The Seminary Question

It was my great pleasure to have a strong cup of barista-prepared coffee with my pastor yesterday morning.  Updating him on the progress and plans of our ministry to parents of children with special needs resulted in a very engaging conversation.  We had the opportunity to both discuss issues affecting every ministry leader and share funny memories of where God has led us over the years.  I laughed as I recalled the point when I had first approached him with the idea of forming our ministry through his church.  “Barb,” he said in his Kentucky drawl, “You’re just gonna learn by doing and making mistakes.”  And he smiled and reiterated that what he said back then was true , “There’s no better business teacher than one who has been in business before!”  I jokingly told him that he needed to explain that to all those I offended over the years as I was enrolled in the School of Hard Knocks!

As we got further into our discussion about the need for ministry specifically directed at those with unique abilities and their families, we couldn’t help but admit how woefully behind the church is in comparison to the secular world.  We talked about the sad complacency of Christians who would rather come “do their time” on Sundays than get outside of their comfort zone with those needing the hope of Jesus who are perhaps right in their midst.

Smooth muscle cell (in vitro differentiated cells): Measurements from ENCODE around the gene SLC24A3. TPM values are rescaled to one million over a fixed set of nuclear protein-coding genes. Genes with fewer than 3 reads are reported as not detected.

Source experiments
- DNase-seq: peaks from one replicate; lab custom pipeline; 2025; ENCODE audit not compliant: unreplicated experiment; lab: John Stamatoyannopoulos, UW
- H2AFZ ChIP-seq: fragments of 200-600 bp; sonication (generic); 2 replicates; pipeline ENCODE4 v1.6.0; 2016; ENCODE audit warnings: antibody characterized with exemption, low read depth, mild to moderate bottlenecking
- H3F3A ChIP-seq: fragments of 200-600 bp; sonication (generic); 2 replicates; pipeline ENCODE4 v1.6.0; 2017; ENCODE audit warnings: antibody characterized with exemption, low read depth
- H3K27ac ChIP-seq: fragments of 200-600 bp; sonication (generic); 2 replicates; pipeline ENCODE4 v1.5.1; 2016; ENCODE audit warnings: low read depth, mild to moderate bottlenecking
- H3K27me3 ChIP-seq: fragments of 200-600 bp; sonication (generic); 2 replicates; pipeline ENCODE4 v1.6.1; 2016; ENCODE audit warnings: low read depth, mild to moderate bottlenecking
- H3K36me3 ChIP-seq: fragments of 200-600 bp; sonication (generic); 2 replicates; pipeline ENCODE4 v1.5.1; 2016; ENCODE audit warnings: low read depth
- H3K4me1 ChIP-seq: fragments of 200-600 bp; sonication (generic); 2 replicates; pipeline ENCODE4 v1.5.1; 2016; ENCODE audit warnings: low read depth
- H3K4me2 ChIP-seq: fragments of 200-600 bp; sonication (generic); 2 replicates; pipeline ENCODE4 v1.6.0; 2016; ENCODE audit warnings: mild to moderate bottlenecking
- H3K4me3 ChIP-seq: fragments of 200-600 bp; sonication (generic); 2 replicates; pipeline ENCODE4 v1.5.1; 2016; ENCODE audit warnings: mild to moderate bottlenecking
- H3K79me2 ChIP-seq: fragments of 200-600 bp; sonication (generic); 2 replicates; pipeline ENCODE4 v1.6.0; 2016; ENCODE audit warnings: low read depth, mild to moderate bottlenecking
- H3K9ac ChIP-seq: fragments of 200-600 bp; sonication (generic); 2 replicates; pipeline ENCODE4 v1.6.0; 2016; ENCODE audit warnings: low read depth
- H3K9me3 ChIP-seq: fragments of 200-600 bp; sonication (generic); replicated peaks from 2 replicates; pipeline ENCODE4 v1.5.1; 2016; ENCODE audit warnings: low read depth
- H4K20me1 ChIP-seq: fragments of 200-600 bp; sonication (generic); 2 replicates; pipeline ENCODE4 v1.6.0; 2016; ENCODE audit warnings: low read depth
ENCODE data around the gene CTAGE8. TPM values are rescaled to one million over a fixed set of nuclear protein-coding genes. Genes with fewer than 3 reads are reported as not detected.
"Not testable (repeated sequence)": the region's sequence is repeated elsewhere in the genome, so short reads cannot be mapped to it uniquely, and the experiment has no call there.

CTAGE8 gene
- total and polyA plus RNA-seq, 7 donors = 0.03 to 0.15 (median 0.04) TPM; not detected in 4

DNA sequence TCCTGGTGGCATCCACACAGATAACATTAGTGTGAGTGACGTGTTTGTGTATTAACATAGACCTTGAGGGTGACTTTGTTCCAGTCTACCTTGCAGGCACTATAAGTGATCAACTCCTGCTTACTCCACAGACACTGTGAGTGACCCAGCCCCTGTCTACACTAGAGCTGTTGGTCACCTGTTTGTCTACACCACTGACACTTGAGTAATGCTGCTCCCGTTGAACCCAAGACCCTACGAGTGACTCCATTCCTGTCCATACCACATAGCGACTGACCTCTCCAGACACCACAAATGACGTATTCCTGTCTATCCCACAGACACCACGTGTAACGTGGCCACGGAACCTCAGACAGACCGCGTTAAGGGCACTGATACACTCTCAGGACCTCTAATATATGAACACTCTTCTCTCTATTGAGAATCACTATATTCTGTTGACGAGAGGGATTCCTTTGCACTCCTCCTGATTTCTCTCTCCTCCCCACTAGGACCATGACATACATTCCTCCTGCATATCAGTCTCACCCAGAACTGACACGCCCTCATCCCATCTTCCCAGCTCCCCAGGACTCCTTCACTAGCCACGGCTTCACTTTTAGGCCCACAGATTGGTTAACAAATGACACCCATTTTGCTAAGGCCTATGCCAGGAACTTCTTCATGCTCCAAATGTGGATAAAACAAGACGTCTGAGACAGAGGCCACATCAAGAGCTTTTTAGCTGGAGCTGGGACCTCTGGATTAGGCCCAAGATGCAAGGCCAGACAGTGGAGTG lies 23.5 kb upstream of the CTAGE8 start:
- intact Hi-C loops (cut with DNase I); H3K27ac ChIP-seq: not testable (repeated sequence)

And then I brought up the ugly elephant in the room.  I mentioned that I think the problem can also be taken all the way back to the fact that pastors are not equipped to deal with the issue of disability or special needs in our seminaries.  Pastors are sent out into their congregations with no idea how to approach this issue.

My pastor disagreed.  “I know what those running the seminaries would say to your point.  If we spent time teaching our seminarians about every potential problem or situation their church members face, there would be no time to teach them about the Bible.”  He went on to contend that the overall approach to ministering to every human being has to consist of compassion, first and foremost.  The rest will naturally follow.

So I pose the question to you, Do our pastors need some level of training in seminary on disabilities or do we need to get better at teaching them compassion?  Is compassion enough to carry us through?  I’d love to hear your input!

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